When Slower is Faster


Welcome to this second edition of Lead in the Moment, a weekly newsletter where I share my experience, insights, and advice for leaders in a complex, fast changing, and unpredictable world.

Humans have lost the efficiency race

Some years ago, my family and I rented a vacation place in a small town on the South Portugal coast. On arrival, I rushed to the supermarket to get supplies before they closed. In my American haste, I scurried through the shelves determined to be super-efficient. Unfamiliar with the store’s layout, I struggled to find everything I needed. Without greeting the proprietor, for efficiency’s sake I simply asked him where the eggs were.  His response caught me off guard, “Just a minute, please. Firstly, good afternoon. Now, tell me who you are, where you’re from and why you are here. Then I’ll be happy to tell you everything you want to know.” This encounter led to a delightful conversation where he shared local insights that only a resident would possess. My shopping may have been less efficient than I had planned, but the start to our vacation was far more efficient due to the proprietor’s ability to shift me from a mechanical pace to a human one. He transformed my task-oriented perspective into a relational one. I came away with much more than the groceries I had come to buy. I was richer for it.

The triumph of nature

Long before the race against robots and AI, humans had already conceded the efficiency race to both nature and machines. In the grand arena of efficiency, nature reigns as the silent champion. Spanning the spectrum from microscopic organisms to monumental creatures, the animal world, through its evolutionary optimization, has achieved a level of efficiency that eclipses even our most advanced innovations. Many animals have evolved more advanced energy utilization capacities than humans, enabling them to extract optimal value from minimal input. Effective collaboration is a challenge in any organization. However, animals and other organisms have mastered collaboration through the art of symbiosis, a mutually beneficial relationship that heightens overall efficiency.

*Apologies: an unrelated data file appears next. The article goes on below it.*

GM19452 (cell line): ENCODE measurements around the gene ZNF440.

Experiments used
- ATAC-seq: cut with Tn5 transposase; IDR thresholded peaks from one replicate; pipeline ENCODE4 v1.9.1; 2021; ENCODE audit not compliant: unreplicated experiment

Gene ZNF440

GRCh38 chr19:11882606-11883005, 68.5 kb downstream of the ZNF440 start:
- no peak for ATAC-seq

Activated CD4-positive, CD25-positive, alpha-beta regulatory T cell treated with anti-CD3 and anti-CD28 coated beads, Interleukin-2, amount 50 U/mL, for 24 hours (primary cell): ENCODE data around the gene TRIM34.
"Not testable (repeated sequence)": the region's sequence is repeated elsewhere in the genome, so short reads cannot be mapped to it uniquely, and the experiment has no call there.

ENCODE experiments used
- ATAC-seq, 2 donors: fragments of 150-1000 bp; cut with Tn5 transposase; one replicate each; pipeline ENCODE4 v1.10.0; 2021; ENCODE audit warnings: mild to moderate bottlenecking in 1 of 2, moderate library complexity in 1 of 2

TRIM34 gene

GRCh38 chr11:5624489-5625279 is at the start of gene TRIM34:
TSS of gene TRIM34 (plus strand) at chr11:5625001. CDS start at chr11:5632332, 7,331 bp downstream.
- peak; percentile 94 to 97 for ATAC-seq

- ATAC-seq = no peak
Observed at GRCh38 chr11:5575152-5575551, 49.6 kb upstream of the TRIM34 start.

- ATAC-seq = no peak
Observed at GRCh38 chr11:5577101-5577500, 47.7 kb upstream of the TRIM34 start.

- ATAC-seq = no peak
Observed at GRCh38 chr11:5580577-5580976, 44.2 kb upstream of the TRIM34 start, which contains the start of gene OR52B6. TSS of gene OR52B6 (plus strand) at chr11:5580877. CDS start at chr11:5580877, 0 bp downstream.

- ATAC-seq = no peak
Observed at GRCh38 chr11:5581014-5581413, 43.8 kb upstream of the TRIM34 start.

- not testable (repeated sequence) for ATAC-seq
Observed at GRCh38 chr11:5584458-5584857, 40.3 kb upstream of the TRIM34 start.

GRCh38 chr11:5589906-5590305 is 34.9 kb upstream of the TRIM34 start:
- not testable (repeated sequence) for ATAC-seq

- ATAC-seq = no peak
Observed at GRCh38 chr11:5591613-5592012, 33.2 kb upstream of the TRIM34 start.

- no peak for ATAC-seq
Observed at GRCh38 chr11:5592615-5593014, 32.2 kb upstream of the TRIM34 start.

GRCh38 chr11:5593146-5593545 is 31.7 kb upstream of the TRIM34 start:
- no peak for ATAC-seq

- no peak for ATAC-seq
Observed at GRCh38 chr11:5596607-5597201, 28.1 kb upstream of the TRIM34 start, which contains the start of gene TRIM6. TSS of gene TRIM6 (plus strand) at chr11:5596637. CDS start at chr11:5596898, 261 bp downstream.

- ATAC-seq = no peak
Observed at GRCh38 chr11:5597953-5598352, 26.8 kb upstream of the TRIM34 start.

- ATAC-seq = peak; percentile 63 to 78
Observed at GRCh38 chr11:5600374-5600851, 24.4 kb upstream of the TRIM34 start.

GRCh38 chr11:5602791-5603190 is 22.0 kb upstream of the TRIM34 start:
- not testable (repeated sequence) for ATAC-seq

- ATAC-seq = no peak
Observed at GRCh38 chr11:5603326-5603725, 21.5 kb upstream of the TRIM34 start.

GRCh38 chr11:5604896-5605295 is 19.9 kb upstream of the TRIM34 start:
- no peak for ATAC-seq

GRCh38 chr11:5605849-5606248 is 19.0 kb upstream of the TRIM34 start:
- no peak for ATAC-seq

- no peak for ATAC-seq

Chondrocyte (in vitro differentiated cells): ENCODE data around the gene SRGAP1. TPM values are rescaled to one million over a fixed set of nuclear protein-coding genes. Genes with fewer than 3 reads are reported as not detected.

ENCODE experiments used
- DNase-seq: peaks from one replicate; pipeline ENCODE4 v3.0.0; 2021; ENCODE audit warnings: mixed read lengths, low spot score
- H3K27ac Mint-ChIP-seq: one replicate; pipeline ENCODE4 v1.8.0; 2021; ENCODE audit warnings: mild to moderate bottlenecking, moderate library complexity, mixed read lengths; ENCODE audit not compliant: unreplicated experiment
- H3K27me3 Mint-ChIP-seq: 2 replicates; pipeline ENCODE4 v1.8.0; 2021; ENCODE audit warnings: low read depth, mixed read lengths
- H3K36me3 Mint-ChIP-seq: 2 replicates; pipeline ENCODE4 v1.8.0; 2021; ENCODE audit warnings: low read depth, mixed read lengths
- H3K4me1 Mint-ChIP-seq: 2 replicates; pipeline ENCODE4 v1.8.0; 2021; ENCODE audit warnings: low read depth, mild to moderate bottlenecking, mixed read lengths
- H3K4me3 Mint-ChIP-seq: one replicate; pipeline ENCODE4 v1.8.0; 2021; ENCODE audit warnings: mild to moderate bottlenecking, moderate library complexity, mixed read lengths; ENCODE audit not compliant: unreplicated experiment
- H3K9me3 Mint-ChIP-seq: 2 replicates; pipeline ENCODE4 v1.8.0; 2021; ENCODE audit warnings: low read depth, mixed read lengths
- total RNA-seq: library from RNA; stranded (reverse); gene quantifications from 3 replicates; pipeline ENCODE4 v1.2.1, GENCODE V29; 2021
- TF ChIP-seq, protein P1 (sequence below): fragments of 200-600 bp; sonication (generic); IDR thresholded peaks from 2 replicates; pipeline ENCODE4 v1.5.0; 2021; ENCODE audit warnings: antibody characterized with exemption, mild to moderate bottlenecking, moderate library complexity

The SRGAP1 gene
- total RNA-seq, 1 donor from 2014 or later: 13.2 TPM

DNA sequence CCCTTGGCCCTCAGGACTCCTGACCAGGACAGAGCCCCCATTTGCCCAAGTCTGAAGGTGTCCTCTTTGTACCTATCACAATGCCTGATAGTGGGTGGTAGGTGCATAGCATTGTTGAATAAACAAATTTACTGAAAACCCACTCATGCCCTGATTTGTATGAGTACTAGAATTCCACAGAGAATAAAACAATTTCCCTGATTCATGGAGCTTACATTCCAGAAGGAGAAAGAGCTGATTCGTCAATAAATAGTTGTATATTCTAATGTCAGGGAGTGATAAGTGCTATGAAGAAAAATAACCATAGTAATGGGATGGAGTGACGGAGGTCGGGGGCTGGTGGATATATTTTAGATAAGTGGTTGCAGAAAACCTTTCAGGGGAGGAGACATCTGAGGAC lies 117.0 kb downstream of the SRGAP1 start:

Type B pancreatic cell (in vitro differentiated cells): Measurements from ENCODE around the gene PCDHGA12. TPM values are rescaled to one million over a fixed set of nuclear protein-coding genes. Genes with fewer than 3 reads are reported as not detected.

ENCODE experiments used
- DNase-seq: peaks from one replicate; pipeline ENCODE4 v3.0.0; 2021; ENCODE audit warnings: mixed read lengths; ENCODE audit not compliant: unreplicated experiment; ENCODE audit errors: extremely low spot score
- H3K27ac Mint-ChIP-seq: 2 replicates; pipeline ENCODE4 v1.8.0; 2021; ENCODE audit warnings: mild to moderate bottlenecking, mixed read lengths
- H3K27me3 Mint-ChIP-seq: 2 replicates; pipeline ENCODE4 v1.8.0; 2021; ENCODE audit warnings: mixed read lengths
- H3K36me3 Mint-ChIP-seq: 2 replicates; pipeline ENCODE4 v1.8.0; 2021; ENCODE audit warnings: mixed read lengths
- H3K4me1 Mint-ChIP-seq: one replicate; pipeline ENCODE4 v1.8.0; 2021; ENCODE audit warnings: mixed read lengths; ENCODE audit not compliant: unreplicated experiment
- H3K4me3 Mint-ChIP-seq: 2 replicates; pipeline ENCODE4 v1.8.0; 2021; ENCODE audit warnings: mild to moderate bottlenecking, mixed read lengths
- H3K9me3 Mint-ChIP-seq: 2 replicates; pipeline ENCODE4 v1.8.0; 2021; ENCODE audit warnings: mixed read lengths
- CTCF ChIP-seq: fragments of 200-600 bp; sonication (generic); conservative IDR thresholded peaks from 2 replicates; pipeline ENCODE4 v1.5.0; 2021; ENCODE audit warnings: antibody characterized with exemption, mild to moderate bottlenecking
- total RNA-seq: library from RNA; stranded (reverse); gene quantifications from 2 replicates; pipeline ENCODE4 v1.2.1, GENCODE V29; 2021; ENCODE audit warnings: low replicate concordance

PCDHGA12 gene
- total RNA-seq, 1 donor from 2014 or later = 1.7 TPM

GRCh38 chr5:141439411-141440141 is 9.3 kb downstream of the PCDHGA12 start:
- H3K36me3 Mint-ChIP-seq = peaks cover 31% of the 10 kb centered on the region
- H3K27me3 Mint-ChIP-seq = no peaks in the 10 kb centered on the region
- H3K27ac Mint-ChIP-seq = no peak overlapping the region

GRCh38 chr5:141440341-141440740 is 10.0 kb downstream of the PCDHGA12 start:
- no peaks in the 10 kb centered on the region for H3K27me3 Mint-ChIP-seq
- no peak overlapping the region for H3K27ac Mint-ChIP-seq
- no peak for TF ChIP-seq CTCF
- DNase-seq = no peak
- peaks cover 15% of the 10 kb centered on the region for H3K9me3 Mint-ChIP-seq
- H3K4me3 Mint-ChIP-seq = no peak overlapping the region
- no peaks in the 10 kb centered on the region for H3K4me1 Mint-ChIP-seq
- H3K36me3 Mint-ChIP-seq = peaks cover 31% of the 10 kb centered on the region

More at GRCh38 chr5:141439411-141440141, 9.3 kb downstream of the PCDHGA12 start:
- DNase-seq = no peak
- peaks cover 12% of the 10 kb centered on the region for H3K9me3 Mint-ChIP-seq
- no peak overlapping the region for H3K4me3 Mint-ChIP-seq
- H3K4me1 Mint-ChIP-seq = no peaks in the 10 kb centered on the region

Embracing slow serendipity

Should we even compete in the efficiency arena? Perhaps we should concede victory to nature and machines, recognizing that while efficiency is a virtue for them, it may not be for us. The pursuit of efficiency often curtails the possibility of serendipity, which frequently catalyzes innovation and invention. Had Thomas Edison solely chased efficiency he might have avoided the thousand failures that ultimately led to the incandescent light bulb’s discovery. If Alexander Fleming hadn’t relinquished efficiency for a vacation, leaving his cluttered laboratory behind, Penicillin might have remained undiscovered. Had Percy Spencer not observed a candy bar carelessly left in his pocket melting as he walked past a Raytheon magnetron, the microwave oven might never have come into existence. Unlike animals, human ingenuity is not primarily about efficiency and survival; it’s about innovation that molds and reshapes the world.